Posts Tagged ‘cell phones’

Cell phone civility

Monday, August 23rd, 2010

A post on ABAJournal.comtoday reports on some very pominent people who have stopped using cell phone, “giving them more power over their time and eliminating distractions that interrupt their work and their relationships.” I like this idea as a matter of time management and have written on the need to institution phone rules, cell or land-line, for both time and client management purposes. Of course, completely doing away with the boss’s ability to contact you as a paralegal is not a good attorney managment technique. The key is to manage the phone (and email) rather than let it manage you.

This post is really about another aspect of the ABAJournal.com report though:

A Los Angeles-area college dean, Jonathan Reed of the University of La Verne, said ditching his cell phone helps him pay attention in meetings and frees him up to talk to strangers. “A cell phone signals that my whole world is me and it excludes everyone else,” he told Bloomberg. He recalls a recent trip where he saw two men in a restaurant sitting with beautiful women, and both were on their cell phones.

“Do they have someone better on the other line?” he wondered.

I have noticed a growing tendency on the part of legal professionals, including attorneys, to leave their cell phones on while meeting with clients.  Aside from being just plain rude and unprofessional, this is disasterous for client management. When the cell phone is left on and caller ID is being checked, the implication is that there is someone out there who is more important to the legal professional than the client who is right in front of them. Clients note the distraction and wonder if they are being billed for the time taken to check the caller ID. In general, they feel disrespected – and rightfully so. It also prevents the legal professional from being able to sell the idea that when they are with another client, they focus only on that client and, therefore, cannot take their call. The client knows this isn’t true, because the legal professional is willing to take other calls while with them. What this tells the client again  is that they are simply not important enough to garner the professional’s attention while the professional is with them or to be a distraction to the professional when the professional is with another client.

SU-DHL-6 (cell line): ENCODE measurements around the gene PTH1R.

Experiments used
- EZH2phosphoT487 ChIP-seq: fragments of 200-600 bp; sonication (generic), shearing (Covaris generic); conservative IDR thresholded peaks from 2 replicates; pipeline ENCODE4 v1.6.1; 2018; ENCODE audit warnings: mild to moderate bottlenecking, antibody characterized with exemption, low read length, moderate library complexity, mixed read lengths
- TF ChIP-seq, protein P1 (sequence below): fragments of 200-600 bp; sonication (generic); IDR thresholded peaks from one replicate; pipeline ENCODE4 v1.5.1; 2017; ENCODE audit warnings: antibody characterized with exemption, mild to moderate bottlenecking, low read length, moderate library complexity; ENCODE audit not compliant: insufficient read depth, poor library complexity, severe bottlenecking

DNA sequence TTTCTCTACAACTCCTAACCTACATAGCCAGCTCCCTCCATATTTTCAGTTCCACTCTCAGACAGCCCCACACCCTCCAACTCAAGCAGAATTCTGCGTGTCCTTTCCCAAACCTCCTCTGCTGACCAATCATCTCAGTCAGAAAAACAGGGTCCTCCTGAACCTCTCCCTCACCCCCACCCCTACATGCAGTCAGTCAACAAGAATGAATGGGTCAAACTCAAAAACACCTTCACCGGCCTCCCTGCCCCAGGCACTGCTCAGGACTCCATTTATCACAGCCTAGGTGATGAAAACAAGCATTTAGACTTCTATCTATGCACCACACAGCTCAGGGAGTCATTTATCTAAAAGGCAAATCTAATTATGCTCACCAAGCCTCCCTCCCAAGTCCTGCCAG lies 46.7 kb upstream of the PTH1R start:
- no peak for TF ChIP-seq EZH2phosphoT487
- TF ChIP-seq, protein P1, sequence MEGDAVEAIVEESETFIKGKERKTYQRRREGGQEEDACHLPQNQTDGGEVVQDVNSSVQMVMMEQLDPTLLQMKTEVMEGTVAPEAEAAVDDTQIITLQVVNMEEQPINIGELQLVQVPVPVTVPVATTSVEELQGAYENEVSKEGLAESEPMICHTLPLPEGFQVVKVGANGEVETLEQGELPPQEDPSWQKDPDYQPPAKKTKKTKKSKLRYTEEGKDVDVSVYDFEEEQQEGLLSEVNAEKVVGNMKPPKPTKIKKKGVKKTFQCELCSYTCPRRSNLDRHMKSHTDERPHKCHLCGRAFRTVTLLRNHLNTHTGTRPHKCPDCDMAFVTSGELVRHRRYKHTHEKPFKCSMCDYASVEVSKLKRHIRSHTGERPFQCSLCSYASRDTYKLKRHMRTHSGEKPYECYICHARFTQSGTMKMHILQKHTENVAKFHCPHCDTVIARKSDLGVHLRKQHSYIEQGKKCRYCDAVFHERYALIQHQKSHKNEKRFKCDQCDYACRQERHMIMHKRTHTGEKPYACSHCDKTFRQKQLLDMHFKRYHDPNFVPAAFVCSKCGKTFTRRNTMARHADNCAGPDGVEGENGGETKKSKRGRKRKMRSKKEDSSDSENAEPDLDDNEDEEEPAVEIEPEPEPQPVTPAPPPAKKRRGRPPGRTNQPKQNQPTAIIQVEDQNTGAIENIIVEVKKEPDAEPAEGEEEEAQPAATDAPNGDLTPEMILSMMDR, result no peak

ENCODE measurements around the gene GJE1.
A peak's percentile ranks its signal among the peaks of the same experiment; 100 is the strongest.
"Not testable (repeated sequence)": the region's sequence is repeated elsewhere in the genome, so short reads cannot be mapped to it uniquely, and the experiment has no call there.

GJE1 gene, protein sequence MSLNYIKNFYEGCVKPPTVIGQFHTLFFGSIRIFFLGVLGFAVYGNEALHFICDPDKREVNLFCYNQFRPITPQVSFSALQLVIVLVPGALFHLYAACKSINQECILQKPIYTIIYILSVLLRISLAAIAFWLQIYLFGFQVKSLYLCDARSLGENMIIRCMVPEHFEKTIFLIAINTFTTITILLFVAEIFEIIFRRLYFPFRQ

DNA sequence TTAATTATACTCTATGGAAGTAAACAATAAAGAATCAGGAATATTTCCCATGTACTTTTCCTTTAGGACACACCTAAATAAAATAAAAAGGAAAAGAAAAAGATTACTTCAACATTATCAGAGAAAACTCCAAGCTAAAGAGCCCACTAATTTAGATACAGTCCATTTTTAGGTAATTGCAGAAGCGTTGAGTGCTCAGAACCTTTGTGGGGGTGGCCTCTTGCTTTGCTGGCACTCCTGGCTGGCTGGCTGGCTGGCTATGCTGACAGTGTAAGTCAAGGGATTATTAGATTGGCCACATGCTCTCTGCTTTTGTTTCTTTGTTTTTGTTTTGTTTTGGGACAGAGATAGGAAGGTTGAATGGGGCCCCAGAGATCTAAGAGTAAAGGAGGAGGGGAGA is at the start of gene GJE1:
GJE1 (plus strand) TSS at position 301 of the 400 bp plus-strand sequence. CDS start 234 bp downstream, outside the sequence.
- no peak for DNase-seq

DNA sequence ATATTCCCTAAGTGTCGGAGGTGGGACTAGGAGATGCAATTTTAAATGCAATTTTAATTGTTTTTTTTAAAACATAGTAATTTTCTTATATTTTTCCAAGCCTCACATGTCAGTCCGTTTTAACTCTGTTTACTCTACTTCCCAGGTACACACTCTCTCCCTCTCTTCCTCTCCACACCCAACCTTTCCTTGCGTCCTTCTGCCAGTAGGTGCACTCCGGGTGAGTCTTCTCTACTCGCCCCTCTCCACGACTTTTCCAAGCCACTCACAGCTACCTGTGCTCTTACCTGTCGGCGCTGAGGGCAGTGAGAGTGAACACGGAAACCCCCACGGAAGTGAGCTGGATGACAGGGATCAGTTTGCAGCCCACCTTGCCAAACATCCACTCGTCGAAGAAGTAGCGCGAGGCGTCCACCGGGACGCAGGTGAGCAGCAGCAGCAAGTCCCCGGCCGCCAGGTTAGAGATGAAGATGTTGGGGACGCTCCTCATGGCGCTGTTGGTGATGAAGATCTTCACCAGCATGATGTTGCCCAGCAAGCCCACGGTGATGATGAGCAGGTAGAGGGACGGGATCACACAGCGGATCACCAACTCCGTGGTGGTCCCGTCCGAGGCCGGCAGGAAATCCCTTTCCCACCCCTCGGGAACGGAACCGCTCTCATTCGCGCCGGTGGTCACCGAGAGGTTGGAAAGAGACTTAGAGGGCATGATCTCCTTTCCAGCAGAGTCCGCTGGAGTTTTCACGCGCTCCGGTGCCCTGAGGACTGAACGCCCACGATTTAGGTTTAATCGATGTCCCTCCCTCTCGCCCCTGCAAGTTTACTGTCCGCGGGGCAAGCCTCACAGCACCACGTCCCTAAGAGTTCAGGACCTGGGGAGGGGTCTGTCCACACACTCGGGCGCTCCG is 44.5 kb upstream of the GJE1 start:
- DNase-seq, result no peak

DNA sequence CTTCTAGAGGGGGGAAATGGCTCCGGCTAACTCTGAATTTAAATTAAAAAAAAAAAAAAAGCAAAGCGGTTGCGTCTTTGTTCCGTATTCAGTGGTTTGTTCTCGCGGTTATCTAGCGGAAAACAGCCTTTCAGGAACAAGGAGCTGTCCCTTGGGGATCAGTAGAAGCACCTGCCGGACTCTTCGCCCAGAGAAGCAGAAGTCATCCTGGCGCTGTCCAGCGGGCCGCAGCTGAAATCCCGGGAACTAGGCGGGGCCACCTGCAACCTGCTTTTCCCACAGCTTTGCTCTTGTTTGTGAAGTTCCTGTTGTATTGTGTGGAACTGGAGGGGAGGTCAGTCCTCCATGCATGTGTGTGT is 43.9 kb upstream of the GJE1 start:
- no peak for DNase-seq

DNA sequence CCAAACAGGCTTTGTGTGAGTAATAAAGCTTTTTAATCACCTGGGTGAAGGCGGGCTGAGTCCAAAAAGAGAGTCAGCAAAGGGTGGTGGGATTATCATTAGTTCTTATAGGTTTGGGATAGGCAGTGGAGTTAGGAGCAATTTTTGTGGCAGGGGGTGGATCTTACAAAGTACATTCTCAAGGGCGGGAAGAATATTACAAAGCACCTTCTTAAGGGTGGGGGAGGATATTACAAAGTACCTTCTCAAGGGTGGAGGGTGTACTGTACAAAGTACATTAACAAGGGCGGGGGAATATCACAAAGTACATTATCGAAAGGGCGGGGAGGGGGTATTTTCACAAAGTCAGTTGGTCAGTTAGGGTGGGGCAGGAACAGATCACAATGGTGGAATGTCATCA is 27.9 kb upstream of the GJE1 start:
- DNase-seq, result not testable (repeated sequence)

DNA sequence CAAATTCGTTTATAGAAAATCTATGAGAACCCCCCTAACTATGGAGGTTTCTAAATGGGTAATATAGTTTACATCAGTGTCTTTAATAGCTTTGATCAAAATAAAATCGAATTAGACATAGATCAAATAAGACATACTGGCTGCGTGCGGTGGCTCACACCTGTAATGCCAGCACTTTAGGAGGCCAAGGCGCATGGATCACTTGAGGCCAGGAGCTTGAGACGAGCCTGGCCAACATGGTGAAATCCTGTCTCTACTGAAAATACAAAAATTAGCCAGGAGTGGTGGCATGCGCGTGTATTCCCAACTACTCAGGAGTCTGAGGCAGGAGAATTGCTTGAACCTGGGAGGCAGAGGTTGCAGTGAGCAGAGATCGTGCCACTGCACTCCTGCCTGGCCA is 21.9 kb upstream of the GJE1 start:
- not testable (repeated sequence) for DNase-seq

Civility does seem to be on the wan. The courts have started to take action against the lack of civility given by one attorney to another in the courtroom and the litigation process in general. Legal teams who want to keep their clients ought to start by being civil to those clients.

Why We Teach Professionalism

Wednesday, July 14th, 2010

For many in the paralegal profession professionalism just seems to come naturally. Often that is the result, however, of years of experience because professionalism, like most other aspects of paralegal work, often requires education, training, and experience. Still, I sometimes get emails (especially from students) who ask why I feel I need to teach professionalism. These writers believe that anyone who graduates from college ought to have caught on by themselves. Clearly, though, this is not the case, because a posting at ABAJournal.com indicates that even some law students looking for positions as summer associates at large law firms have not caught on.

In that post, the hiring partner at a  major law firm notes conduct such as chewing gum, checking cell phone for text messages during client meetings, closing eyes during depositions and meetings, and showing up late. These are all negative traits when it comes to professionalism for any legal professional. The hiring partner also noted poor behaviour as early as the interview process itself, including getting the name of the law firm wrong, knowing nothing about the firm, and exhibiting a “sense of entitlement” or displaying arrogance.  

Looking on the positive side, professionals show drive, have a commitment to law, know a lot about the law firm (i.e., are prepared), and realizes this is a service business.

So, it appears that even some seemingly high-level law students need some guidance on professionalism. Perhaps, their law schools could require them to read The Empowered Paralegal: Effective, Efficient, and Professional. Or maybe, the could spend a little time observing some of the thousands of professional paralegals practicing at those firms. The summer associates would see those professionals – perhaps attending depositions with them – but,of course, in order to learn from the paralegals they would have to stop checking their cell phones for messages, keep their eyes open, and get over that arrogant attitude.